…..news letter #710 – atomized…..

Well, I think today is the first day in about a week and a half that I DIDN’T buy any used records for the shop. Probably for the best though, we’ve got a major backlog going on here now. I’ve made a small list below of just SOME of the stuff we’ve put out recently to whet your appetite. Come down this weekend and have a dig.

…..pick of the week…..

bigblack

Big Black: Atomizer
(Touch & Go) LP

So, there’s so much to love about this album. So frantic, so angsty, so abrassive. It’s the auditory equivalent of crashing through the windshield of your car and then skidding on your face for a block and living to tell the tale. “Originally released in 1985, and now remastered by Steve Albini and Bob Weston at Chicago Mastering, Big Black’s first full-length album Atomizer will be re-released in September 2015. To save you having to do the math in your head, yes, that makes this a 30th anniversary reissue. This remastered version of Atomizer also includes the song “Strange Things” which appeared on the first pressing, but was not present on subsequent vinyl pressings nor on The Rich Man’s Eight Track CD. It also comes with a double sided insert and a digital download coupon. To put this release into context for the uninformed: Big Black began in 1982. Steve Albini, then a sophomore at Northwestern University, fanzine writer and loudmouth, released the Lungs EP on the Chicago co-operative label Ruthless (whose other artists at the time included Naked Raygun and the Effigies). Lungs was recorded in his apartment on a borrowed 4-track for the price of one case of beer. After that record’s release, Jeff Pezzati (singer for Naked Raygun) and Santiago Durango (Naked Raygun, Arsenal), both linchpins of the burgeoning Chicago music scene, joined Big Black. During this period, the band established itself as a live act, recorded two more records, the Bulldozer EP and the Racer X EP, toured the U.S., and had -in general – a pretty good time. Pezzati’s other obligations precipitated his departure from the band in 1984, when he was replaced by Dave Riley, bass player for Chicago swing-punk band Savage Beliefs. This lineup persisted until the band’s self-destruction in August of 1987. Big Black toured the U.S., England, Europe, and Austrailia. They recorded a shitload of records: Il Duce 45, Atomizer LP, Headache EP (which bore the heartbreakingly-honest disclaimer “Warning! Not as good as Atomizer. Don’t get your hopes up, Cheese.”), Heartbeat 45, He’s A Whore 45, Songs About Fucking LP, and the Pig Pile LP.” HIGHEST RECOMMENDATION!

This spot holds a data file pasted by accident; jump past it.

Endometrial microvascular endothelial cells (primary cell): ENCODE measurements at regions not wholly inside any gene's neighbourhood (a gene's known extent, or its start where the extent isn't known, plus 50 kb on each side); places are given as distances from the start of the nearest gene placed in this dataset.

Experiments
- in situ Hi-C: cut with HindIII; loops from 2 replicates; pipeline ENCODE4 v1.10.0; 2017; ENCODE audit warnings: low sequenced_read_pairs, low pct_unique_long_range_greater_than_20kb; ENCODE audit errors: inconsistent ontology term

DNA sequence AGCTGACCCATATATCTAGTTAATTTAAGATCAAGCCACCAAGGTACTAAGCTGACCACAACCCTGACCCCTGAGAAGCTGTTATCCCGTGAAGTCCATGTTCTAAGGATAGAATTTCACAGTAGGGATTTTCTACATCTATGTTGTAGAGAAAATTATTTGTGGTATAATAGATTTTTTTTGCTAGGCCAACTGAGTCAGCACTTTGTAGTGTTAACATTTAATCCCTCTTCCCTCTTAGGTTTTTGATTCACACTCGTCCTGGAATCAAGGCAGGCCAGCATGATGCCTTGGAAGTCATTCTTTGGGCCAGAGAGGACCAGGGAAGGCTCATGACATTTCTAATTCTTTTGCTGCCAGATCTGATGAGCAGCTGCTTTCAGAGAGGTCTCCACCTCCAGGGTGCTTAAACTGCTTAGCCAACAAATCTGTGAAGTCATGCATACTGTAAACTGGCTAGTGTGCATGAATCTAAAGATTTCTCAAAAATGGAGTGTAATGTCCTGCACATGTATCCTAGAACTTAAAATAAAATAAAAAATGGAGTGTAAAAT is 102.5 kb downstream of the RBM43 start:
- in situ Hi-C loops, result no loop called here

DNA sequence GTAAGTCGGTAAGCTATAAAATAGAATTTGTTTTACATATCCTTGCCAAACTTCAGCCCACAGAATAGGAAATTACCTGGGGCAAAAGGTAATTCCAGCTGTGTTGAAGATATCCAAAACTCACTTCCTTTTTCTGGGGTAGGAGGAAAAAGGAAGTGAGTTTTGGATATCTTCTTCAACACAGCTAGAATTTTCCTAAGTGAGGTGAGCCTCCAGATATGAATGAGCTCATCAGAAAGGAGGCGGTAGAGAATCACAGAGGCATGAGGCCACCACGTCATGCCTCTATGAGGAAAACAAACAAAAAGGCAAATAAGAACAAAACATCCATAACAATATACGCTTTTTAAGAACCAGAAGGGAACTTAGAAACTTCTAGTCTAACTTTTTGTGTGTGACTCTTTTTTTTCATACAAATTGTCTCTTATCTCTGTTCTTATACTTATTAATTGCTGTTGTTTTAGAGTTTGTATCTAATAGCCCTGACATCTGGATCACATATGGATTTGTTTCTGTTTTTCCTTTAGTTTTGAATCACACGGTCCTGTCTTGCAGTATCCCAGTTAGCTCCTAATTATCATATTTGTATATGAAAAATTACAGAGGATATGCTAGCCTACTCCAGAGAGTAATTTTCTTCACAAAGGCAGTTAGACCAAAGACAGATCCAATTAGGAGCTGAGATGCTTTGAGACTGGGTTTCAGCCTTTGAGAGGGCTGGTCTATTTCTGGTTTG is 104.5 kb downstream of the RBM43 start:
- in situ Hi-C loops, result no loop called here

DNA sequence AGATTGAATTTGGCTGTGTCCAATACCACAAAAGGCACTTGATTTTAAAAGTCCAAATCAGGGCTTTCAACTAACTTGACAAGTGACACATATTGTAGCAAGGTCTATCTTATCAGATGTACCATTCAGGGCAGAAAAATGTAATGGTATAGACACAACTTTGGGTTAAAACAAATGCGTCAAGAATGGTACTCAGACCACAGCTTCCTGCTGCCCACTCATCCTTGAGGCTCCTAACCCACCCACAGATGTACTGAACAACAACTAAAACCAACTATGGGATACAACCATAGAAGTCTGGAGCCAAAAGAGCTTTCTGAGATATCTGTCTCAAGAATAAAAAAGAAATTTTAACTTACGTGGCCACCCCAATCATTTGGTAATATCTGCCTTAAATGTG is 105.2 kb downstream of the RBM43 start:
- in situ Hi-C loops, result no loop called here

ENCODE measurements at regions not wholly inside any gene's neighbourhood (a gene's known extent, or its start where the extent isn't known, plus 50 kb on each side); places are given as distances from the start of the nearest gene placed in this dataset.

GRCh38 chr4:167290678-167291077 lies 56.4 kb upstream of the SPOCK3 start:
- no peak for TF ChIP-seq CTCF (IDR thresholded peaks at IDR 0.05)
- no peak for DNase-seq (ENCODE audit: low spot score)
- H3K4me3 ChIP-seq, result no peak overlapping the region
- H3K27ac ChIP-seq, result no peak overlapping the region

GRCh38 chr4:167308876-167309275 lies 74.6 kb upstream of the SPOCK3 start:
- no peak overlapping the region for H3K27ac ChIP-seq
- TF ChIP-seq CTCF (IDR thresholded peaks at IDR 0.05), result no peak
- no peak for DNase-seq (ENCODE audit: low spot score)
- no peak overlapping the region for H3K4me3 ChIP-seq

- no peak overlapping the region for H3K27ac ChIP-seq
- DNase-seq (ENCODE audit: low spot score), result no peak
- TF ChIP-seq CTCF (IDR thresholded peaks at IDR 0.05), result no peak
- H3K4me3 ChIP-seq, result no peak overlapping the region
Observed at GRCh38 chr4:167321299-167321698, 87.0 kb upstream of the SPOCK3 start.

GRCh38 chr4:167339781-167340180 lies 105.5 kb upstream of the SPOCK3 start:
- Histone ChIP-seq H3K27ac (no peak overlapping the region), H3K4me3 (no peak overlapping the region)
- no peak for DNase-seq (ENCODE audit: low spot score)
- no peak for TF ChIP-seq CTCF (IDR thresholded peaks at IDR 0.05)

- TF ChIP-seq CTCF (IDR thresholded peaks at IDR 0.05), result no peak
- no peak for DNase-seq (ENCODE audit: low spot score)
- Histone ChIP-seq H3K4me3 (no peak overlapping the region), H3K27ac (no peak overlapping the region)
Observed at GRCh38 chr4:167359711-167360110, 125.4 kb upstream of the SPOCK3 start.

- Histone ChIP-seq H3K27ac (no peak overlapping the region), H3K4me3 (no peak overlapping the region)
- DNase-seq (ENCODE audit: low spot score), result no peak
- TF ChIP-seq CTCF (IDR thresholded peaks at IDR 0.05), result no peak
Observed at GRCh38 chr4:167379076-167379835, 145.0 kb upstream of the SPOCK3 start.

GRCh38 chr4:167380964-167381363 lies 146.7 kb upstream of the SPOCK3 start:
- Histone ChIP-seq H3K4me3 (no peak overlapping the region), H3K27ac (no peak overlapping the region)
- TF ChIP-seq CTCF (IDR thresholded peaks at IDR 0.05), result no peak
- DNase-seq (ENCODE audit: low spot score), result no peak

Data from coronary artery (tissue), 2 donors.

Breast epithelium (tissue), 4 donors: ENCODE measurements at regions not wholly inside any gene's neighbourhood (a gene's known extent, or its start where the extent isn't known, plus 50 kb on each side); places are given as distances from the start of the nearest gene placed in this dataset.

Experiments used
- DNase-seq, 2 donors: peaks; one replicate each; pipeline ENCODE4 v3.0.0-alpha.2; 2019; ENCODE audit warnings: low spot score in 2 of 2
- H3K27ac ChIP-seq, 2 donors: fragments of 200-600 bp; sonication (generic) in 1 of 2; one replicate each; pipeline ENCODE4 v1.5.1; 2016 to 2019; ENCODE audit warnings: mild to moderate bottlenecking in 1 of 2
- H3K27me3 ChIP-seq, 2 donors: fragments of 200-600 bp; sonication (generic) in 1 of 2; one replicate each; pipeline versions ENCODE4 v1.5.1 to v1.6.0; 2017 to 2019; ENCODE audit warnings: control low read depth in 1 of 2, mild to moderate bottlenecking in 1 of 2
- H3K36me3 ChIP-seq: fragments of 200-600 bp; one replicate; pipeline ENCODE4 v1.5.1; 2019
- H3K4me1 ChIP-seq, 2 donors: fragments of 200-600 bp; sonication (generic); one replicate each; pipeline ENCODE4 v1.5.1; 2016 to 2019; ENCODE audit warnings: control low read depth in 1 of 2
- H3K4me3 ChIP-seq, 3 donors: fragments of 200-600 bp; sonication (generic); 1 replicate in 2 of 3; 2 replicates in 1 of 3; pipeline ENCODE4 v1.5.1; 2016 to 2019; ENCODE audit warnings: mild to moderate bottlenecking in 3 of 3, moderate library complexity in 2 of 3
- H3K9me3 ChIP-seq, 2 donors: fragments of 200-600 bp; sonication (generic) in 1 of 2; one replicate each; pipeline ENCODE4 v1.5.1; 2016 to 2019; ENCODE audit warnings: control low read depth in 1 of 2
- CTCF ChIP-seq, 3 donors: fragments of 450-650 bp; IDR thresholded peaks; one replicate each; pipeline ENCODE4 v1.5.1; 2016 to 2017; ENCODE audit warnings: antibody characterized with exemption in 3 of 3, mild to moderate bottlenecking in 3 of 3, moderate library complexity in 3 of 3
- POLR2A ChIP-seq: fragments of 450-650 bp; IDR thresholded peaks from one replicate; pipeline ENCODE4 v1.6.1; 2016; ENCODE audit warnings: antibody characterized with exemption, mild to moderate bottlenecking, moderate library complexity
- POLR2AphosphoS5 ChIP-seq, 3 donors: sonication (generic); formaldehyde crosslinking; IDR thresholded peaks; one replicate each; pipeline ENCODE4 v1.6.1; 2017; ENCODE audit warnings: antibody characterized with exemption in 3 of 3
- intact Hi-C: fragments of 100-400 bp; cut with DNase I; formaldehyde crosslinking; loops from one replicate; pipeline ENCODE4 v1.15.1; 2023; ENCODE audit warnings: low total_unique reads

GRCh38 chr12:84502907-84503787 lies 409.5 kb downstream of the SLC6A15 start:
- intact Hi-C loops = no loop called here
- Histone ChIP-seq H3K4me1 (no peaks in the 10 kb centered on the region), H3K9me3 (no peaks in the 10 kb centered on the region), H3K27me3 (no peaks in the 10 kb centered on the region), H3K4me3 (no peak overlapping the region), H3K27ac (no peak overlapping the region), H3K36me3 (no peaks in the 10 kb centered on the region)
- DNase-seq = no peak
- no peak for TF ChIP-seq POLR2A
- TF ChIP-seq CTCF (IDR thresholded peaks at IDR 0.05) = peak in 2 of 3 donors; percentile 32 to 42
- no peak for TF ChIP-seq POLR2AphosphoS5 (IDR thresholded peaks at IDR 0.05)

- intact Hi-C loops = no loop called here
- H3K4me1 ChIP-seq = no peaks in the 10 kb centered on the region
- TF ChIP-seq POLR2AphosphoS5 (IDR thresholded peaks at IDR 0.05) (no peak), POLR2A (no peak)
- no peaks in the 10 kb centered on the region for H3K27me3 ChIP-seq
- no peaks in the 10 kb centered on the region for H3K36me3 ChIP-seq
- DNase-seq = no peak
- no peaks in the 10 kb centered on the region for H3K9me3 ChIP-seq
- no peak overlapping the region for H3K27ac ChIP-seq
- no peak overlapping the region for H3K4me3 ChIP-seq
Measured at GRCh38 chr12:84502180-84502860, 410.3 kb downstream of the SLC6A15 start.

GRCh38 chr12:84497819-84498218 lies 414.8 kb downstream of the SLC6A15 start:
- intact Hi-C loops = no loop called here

File Under: Punk, Albini, Drum Machines
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…..new arrivals…..

born

Born Ruffians: Ruff (Paper Bag) DLX LP
The deluxe edition is loaded with unique surprises! We could tell you what makes it so special, but in the internet age there’s little mystery left in music and Born Ruffians love surprises. Order the deluxe edition and discover all the hidden treasures when you receive the vinyl on release date! The deluxe edition will be signed by the band, but that’s about the only surprise that we can share. *Deluxe Edition comes with limited edition Born Ruffians slip mat! The record is RUFF – simultaneously a return to form and a departure from expectations. Songs of refutation, lamentations of forgotten past lives and ecstatic self-erasures that say “eat shit, we did it!”. RUFF, as an idea, is everything – sound, message, band. If Birthmarks was polished and presentable, RUFF is the ugly innards that hide beneath.

File Under: Indie Rock, CanCon
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chvrches

Chvrches: Every Open Eye (Glassnote) LP